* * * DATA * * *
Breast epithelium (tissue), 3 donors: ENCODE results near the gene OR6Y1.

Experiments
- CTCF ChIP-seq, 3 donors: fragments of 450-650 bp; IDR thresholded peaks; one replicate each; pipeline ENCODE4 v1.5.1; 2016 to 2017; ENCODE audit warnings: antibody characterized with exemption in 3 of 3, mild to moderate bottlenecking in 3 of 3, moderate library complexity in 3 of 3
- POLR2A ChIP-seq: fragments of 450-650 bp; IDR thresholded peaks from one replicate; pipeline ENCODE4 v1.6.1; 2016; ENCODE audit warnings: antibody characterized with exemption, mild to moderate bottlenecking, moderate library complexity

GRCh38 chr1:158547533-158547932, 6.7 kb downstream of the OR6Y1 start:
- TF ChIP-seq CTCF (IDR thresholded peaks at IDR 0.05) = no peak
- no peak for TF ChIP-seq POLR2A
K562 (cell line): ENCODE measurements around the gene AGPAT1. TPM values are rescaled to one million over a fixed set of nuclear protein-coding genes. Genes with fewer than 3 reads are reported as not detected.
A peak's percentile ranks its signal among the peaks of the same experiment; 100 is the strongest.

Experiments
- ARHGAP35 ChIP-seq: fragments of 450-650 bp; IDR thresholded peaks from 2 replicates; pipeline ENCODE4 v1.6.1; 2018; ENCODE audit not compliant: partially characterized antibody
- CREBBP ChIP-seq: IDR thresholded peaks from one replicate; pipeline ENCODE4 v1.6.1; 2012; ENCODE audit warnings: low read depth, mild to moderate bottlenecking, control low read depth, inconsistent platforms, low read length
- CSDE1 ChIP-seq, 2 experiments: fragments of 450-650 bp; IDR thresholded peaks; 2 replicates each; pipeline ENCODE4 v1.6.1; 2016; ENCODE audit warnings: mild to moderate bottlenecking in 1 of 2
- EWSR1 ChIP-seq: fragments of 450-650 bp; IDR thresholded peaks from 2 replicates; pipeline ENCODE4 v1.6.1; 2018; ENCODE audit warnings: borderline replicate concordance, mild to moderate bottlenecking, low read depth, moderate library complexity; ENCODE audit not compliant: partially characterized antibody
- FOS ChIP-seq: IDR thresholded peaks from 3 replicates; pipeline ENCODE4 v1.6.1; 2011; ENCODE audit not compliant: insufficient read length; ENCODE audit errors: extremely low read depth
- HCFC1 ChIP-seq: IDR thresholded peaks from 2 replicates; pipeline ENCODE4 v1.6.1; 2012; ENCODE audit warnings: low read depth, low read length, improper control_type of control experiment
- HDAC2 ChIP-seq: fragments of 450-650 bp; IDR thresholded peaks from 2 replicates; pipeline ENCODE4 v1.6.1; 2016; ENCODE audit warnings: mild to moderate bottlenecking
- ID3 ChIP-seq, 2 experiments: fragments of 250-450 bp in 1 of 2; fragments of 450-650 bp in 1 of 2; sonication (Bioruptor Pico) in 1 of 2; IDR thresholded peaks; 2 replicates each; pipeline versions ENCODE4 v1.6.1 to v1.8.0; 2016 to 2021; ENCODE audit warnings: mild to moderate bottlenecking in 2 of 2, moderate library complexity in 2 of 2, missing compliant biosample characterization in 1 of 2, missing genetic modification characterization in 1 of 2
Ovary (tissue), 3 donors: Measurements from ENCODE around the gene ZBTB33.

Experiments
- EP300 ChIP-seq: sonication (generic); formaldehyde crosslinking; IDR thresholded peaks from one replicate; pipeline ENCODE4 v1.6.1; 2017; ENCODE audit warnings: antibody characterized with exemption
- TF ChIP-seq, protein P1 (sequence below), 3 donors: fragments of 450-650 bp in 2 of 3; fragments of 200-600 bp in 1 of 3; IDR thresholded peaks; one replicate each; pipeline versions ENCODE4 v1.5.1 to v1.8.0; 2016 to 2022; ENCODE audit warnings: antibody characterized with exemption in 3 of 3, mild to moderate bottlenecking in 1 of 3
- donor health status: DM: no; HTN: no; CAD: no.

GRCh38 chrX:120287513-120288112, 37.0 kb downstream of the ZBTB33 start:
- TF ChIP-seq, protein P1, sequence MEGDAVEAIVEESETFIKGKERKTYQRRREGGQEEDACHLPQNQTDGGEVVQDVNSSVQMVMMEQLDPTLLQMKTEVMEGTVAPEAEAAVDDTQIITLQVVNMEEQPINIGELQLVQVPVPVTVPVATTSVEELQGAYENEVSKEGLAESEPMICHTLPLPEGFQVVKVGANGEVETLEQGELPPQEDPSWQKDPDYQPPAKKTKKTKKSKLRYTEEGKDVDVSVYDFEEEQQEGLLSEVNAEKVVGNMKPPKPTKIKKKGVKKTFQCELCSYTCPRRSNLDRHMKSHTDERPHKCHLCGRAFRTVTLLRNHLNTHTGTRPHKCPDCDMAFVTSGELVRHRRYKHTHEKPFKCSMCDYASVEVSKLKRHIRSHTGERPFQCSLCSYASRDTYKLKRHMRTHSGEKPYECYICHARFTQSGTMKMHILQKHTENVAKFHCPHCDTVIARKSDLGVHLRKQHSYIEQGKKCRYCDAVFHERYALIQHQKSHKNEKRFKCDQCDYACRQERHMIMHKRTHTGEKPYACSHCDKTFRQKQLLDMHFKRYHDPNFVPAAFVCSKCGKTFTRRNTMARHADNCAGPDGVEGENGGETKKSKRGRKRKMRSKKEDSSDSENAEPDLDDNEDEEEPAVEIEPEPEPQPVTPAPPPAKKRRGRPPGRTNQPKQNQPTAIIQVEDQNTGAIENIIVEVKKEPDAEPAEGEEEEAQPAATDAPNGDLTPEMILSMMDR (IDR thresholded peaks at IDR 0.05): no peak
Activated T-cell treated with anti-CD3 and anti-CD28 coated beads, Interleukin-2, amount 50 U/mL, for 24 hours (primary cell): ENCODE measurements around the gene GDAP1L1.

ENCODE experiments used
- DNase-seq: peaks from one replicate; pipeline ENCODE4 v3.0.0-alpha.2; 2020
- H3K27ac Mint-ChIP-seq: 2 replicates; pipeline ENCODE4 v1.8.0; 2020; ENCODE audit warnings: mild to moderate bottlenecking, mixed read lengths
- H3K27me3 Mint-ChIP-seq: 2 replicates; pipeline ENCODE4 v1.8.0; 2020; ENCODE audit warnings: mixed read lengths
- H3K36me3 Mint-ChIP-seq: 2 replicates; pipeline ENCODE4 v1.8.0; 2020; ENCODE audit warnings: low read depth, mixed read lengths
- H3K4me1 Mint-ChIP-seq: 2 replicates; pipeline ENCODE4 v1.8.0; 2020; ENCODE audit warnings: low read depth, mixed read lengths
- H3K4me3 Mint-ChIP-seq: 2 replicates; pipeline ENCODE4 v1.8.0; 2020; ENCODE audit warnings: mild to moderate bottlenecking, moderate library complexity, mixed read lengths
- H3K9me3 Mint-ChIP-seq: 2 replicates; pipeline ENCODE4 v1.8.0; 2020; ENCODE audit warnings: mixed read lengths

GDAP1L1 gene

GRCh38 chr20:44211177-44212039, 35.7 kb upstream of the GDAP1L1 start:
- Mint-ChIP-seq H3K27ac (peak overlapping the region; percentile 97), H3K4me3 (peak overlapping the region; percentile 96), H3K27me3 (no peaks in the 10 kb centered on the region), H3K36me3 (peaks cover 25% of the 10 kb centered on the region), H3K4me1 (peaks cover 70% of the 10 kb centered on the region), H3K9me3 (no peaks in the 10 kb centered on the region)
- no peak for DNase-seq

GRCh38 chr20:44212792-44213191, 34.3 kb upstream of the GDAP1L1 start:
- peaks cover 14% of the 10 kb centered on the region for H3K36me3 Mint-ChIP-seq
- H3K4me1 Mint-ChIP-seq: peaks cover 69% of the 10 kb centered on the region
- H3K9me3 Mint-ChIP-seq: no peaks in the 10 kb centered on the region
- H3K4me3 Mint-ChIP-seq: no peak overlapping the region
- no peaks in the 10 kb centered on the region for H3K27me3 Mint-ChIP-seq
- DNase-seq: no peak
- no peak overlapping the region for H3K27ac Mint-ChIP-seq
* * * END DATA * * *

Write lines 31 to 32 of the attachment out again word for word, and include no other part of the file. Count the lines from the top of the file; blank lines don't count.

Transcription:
- H3K36me3 Mint-ChIP-seq: 2 replicates; pipeline ENCODE4 v1.8.0; 2020; ENCODE audit warnings: low read depth, mixed read lengths
- H3K4me1 Mint-ChIP-seq: 2 replicates; pipeline ENCODE4 v1.8.0; 2020; ENCODE audit warnings: low read depth, mixed read lengths